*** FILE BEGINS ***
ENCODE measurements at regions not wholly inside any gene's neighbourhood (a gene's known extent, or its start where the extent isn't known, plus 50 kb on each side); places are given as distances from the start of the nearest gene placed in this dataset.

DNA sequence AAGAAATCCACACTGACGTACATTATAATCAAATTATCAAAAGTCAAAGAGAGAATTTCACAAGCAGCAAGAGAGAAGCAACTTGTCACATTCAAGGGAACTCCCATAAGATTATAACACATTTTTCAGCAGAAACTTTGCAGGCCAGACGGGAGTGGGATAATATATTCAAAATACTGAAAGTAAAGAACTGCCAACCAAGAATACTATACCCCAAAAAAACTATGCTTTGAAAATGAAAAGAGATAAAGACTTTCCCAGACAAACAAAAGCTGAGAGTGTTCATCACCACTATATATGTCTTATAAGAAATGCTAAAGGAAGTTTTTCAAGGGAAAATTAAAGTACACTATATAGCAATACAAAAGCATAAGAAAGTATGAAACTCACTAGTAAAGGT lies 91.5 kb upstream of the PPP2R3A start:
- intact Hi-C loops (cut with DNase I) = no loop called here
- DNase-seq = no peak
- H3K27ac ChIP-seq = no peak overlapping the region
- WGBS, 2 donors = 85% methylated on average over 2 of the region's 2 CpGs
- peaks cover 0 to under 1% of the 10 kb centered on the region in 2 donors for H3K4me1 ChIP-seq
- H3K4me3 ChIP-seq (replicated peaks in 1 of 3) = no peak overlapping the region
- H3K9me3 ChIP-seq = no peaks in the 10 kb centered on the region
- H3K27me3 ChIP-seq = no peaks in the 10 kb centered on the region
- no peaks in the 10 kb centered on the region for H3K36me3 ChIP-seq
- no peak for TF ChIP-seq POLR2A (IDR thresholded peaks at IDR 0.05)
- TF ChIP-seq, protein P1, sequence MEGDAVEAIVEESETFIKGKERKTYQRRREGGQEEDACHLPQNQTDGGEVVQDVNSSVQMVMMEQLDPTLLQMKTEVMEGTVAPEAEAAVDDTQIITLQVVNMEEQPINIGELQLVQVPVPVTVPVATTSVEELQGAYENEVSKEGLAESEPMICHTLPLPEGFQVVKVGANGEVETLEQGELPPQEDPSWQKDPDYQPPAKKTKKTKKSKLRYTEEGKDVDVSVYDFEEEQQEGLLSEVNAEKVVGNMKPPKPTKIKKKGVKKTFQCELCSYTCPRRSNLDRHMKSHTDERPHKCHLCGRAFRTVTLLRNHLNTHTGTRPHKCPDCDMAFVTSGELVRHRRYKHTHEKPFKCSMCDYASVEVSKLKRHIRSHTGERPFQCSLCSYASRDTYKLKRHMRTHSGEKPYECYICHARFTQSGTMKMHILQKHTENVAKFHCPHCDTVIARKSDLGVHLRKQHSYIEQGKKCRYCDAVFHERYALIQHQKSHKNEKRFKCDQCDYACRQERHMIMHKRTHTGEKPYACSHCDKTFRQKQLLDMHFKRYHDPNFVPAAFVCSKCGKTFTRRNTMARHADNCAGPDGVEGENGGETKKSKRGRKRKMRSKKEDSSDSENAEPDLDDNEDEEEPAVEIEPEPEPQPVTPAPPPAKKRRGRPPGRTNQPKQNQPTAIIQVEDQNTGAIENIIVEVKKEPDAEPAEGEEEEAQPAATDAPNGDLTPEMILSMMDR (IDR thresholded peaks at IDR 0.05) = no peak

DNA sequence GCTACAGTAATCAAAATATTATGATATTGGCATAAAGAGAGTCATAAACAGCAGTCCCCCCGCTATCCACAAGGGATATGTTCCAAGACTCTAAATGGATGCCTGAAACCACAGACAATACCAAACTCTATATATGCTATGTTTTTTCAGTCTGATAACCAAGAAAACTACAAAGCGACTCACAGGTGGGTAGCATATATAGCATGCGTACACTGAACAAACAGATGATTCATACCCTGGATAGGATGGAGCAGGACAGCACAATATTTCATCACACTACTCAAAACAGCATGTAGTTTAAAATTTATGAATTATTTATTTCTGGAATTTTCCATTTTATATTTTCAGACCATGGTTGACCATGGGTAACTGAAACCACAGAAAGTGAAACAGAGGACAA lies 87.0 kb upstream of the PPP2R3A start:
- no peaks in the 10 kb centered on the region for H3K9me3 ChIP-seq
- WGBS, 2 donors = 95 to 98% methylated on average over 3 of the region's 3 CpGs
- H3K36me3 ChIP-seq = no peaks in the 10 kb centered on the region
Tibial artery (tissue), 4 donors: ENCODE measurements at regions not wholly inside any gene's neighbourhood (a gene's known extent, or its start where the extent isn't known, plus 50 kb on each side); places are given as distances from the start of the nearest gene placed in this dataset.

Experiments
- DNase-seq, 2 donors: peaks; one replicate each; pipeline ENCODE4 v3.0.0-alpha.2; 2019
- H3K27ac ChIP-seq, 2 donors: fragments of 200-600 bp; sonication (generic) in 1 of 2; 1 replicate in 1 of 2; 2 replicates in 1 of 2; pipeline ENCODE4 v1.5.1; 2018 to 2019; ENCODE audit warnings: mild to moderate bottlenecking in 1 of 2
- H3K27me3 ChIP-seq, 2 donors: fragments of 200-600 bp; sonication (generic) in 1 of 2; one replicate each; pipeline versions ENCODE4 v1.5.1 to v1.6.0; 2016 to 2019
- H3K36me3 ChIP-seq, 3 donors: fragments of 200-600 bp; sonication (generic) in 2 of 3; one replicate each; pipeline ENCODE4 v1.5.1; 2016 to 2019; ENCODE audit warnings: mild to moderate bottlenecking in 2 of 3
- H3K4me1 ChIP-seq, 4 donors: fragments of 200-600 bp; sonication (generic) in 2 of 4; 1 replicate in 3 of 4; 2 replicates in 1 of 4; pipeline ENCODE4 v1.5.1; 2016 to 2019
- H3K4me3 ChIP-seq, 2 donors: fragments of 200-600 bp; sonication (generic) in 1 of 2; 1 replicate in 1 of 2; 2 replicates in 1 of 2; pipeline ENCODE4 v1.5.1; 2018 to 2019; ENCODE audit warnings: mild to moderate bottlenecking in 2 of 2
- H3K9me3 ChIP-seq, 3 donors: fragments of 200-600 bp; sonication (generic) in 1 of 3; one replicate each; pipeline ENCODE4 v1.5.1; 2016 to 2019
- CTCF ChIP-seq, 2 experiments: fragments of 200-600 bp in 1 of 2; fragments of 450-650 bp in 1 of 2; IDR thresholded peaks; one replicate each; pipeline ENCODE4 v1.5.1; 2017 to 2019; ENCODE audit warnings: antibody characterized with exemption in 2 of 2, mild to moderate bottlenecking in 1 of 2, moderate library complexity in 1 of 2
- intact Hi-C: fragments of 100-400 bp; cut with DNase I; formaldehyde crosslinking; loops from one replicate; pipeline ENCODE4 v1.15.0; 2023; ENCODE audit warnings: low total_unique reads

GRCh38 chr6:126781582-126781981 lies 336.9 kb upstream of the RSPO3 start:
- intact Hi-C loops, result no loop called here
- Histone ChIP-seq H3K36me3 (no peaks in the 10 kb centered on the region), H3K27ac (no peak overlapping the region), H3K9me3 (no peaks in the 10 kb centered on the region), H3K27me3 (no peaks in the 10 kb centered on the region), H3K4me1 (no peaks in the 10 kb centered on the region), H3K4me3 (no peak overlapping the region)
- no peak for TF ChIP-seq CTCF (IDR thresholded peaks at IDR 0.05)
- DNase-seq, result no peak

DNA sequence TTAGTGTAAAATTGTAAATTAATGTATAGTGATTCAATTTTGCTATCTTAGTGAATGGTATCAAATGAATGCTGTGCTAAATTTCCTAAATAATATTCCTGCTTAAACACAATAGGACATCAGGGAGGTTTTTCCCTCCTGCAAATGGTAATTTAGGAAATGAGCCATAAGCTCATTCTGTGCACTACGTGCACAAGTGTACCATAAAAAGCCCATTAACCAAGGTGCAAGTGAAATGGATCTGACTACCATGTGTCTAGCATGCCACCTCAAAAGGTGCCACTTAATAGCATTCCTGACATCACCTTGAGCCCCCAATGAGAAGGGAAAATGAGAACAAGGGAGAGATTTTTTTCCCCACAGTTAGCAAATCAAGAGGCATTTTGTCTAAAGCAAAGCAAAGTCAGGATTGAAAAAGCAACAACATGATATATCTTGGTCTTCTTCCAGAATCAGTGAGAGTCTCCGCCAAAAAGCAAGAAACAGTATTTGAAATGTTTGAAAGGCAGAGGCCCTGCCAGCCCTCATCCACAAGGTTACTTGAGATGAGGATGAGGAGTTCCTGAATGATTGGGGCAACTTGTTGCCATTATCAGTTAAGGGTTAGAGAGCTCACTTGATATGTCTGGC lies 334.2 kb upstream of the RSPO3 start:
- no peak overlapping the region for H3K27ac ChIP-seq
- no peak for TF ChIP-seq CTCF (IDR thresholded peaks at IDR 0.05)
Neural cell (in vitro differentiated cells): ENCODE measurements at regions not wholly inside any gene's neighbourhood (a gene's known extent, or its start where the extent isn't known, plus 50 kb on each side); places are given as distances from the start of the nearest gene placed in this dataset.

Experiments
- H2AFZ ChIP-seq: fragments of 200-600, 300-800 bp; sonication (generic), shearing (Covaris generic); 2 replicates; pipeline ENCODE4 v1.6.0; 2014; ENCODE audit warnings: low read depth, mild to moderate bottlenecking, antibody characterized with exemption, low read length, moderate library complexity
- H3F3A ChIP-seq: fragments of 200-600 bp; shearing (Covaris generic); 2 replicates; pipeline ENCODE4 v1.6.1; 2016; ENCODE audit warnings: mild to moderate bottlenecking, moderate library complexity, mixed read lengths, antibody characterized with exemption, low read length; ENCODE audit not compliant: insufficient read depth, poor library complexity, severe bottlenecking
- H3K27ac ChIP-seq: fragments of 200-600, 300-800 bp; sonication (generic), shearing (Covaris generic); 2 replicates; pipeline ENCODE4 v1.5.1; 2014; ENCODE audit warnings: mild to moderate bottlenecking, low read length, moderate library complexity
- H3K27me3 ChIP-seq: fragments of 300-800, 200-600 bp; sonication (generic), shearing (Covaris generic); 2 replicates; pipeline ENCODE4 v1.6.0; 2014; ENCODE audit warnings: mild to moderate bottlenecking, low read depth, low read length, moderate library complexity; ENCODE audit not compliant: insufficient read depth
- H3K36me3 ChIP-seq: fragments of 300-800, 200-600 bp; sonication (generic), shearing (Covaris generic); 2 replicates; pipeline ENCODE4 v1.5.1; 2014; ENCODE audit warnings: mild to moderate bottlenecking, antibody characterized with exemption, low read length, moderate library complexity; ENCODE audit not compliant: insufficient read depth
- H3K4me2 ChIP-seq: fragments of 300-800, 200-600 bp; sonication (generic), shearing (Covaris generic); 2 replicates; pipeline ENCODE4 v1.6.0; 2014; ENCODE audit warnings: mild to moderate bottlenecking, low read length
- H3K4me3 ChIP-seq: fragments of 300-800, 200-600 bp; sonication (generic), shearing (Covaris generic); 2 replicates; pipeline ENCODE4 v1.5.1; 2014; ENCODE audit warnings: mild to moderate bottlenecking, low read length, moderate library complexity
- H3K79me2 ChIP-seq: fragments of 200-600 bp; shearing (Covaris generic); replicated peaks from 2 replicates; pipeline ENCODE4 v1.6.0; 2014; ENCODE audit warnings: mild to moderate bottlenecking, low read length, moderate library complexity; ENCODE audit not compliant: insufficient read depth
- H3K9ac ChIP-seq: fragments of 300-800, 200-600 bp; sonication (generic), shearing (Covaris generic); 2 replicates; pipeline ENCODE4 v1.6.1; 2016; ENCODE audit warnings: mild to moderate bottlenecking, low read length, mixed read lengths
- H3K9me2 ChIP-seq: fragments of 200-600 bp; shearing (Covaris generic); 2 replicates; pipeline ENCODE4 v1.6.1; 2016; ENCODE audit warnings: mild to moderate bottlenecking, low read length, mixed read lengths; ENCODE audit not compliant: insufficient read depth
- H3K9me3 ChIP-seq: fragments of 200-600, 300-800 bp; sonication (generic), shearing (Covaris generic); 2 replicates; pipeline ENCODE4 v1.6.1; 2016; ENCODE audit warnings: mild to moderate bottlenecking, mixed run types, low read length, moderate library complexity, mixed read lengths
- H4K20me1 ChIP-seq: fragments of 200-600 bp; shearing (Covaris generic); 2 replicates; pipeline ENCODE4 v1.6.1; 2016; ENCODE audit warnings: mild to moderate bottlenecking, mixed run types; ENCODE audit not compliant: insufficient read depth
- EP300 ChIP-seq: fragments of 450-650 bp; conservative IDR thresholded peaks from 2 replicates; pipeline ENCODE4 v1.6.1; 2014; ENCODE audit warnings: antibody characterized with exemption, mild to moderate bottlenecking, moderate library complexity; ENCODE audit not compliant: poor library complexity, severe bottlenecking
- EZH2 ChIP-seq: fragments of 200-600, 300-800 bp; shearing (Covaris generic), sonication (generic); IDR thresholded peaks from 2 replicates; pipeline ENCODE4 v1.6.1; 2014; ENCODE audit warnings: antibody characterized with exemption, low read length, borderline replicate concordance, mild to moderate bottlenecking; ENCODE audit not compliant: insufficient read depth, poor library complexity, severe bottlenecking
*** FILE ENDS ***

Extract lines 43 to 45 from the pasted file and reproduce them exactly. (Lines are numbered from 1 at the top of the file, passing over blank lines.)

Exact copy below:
- H3K36me3 ChIP-seq: fragments of 300-800, 200-600 bp; sonication (generic), shearing (Covaris generic); 2 replicates; pipeline ENCODE4 v1.5.1; 2014; ENCODE audit warnings: mild to moderate bottlenecking, antibody characterized with exemption, low read length, moderate library complexity; ENCODE audit not compliant: insufficient read depth
- H3K4me2 ChIP-seq: fragments of 300-800, 200-600 bp; sonication (generic), shearing (Covaris generic); 2 replicates; pipeline ENCODE4 v1.6.0; 2014; ENCODE audit warnings: mild to moderate bottlenecking, low read length
- H3K4me3 ChIP-seq: fragments of 300-800, 200-600 bp; sonication (generic), shearing (Covaris generic); 2 replicates; pipeline ENCODE4 v1.5.1; 2014; ENCODE audit warnings: mild to moderate bottlenecking, low read length, moderate library complexity